• Screening is done to remove large suspended and floating solids from wastewater in order to protect pumps and pipes from clogging.
  • Screenings are also performed for the complete removal of suspended impurities.

Primary treatment

Primary treatment is the subsequent removal of suspended inorganic and some organic particles, usually called as sedimentation.

Sedimentation

Sedimentation is the physical operation of separation of solid particles. Floatation is the term given for negative sedimentation that is used to remove impurities that are lighter than water.

The industries include sedimentation that produces highly suspended organic and inorganic solids.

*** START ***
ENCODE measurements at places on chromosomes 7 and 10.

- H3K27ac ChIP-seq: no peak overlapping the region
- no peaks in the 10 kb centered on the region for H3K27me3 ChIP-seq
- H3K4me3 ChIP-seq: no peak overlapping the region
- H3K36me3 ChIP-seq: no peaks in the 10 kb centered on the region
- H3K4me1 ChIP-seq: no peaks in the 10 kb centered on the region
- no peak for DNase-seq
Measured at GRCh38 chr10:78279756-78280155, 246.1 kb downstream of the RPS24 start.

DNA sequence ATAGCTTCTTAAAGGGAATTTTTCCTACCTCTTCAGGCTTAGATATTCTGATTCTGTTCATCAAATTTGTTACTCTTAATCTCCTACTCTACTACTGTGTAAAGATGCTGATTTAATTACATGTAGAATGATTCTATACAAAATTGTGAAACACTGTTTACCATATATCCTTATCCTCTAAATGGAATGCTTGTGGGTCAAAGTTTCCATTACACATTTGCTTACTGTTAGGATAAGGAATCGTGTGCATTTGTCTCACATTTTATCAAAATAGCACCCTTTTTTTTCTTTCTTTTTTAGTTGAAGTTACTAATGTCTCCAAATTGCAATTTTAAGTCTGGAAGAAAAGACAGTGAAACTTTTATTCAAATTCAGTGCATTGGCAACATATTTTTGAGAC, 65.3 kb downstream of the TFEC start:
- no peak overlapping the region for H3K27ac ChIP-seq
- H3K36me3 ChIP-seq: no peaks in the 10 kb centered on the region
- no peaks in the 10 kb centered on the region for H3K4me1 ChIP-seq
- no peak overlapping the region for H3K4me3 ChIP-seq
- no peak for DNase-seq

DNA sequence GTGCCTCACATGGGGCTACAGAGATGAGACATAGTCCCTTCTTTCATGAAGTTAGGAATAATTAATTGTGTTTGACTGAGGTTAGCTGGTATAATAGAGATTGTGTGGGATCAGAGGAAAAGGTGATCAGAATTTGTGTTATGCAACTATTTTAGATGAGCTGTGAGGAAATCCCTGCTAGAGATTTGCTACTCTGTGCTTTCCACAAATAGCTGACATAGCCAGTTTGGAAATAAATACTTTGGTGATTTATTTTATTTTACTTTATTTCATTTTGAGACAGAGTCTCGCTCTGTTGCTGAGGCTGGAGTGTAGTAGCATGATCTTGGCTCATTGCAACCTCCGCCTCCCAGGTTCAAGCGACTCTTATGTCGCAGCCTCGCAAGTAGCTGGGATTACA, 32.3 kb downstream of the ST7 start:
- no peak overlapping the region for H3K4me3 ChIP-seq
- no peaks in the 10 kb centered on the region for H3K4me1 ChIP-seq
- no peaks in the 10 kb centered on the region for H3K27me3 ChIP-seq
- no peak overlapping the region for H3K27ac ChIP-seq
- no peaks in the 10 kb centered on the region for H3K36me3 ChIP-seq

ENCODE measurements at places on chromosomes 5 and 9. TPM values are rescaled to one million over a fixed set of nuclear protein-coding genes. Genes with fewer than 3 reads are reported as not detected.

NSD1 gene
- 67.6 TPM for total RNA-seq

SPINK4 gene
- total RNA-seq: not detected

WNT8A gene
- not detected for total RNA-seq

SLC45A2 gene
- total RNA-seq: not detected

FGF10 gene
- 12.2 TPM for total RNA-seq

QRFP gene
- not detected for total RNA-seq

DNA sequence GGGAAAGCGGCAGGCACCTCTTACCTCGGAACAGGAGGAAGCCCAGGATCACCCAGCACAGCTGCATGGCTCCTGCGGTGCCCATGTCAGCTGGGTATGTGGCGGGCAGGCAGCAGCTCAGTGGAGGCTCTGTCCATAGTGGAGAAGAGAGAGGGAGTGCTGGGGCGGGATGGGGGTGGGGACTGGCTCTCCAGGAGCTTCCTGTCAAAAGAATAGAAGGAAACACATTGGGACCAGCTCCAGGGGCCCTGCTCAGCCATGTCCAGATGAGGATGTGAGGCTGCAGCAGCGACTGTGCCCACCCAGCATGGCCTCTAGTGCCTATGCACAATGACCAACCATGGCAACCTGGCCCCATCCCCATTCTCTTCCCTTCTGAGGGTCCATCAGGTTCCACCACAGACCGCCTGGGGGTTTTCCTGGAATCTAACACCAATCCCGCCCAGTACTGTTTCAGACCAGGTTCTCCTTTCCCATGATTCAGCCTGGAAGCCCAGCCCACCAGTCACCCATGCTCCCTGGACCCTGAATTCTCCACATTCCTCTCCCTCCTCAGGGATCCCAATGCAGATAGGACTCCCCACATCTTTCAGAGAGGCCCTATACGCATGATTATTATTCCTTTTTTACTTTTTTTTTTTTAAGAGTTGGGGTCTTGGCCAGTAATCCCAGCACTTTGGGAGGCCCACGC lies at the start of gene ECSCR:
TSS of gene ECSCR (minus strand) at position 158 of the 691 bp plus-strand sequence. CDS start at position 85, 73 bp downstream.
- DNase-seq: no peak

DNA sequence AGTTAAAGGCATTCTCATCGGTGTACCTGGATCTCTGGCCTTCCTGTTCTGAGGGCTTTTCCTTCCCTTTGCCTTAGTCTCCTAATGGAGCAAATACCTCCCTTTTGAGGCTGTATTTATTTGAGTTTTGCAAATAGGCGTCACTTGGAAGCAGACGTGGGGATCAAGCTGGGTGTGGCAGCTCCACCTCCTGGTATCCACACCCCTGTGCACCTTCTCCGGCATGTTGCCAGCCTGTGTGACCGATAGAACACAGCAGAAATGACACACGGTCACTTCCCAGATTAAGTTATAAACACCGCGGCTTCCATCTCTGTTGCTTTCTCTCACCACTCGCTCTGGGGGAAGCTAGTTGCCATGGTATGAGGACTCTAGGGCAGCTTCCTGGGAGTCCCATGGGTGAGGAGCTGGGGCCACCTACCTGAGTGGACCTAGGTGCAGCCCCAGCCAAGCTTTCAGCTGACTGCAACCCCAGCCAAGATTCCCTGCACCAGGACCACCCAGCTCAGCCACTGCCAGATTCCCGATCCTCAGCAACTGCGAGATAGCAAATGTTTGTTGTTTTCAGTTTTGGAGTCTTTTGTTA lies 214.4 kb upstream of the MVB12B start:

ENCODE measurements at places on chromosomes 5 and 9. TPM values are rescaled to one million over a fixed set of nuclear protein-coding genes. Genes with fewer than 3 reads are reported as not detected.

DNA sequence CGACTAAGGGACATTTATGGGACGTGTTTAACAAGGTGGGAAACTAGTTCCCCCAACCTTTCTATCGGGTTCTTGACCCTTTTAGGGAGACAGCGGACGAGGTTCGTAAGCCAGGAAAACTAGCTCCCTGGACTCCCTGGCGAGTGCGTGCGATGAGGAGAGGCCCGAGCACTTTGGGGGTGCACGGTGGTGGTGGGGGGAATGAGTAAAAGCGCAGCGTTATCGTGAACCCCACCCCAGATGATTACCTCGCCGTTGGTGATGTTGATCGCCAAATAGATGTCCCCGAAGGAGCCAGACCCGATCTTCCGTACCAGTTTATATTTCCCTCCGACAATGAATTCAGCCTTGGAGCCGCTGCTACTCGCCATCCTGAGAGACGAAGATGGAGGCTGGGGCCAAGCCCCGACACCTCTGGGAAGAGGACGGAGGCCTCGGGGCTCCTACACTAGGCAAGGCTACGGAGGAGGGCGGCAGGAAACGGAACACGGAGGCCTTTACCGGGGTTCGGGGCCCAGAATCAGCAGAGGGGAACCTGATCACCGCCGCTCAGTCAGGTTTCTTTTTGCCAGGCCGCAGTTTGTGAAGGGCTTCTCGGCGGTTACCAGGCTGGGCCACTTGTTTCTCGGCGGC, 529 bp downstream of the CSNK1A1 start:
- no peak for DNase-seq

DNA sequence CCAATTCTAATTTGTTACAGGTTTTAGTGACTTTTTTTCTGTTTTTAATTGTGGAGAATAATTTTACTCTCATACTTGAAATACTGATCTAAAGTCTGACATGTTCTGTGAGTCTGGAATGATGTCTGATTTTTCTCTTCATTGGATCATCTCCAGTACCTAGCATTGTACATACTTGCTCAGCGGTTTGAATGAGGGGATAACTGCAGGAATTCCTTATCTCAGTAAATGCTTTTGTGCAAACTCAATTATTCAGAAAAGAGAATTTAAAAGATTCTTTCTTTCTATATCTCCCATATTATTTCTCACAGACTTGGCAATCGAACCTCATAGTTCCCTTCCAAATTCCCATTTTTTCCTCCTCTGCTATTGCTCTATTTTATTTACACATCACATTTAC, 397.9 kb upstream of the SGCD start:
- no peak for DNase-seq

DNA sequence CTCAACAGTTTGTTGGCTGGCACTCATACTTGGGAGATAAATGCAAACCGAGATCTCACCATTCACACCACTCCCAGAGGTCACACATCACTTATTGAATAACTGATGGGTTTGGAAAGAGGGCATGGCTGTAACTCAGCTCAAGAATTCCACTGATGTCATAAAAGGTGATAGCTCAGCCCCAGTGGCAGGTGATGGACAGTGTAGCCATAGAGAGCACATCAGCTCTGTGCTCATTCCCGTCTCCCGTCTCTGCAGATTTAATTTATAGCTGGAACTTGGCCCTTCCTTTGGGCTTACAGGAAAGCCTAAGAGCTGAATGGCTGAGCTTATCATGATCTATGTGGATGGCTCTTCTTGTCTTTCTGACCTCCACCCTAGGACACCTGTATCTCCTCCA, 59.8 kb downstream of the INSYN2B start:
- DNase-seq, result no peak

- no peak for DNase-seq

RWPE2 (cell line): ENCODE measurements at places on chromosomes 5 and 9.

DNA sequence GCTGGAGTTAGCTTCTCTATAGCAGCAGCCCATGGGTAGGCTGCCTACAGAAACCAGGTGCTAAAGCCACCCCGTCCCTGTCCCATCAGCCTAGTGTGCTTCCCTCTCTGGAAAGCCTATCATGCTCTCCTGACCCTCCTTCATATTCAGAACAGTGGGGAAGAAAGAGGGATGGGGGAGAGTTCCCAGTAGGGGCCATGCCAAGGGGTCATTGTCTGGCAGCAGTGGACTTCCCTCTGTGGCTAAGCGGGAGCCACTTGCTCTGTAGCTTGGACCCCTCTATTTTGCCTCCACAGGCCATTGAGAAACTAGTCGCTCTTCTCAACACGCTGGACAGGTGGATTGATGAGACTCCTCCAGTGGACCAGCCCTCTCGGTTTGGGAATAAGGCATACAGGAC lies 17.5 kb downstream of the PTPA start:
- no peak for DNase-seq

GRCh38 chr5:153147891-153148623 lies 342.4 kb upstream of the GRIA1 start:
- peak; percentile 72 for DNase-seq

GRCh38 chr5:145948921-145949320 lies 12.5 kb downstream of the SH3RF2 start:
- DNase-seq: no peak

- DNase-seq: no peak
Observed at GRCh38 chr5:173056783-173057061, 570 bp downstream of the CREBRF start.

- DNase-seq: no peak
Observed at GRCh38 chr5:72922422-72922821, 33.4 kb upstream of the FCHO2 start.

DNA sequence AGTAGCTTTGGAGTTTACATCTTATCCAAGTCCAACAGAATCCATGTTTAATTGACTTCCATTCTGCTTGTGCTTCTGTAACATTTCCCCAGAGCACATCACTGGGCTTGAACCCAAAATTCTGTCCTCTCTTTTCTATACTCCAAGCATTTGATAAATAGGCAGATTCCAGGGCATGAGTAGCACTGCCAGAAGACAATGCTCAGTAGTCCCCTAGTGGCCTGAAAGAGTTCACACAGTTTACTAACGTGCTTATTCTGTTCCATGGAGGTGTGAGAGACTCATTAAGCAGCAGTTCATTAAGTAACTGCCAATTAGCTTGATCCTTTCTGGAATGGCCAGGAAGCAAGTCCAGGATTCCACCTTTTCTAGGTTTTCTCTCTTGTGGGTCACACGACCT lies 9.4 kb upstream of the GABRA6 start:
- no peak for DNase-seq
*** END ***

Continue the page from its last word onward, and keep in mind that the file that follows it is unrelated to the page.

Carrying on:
This process is generally carried out in paper mills, woolen mills, oil refineries, and especially diaries.

Clarification

Clarification

Clarifiers are available in two shapes, round and rectangular. They are generally large rectangular or round tanks where the sediments are solids and are allowed to settle at the bottom.

It separates solid particles from the suspended particulates from liquid. This works under the principle of gravity where heavier particles settle at the bottom of the tank.

Sludge removal

Sludge is the remaining waste that is produced as a by-product of the wastewater treatment plant. The sludges are removed as it contain harmful and toxic elements that can be threatening to aquatic life.

Hence, these sludges are further treated so as to be reused for crop fertilizers and can be used as compost in agricultural fields.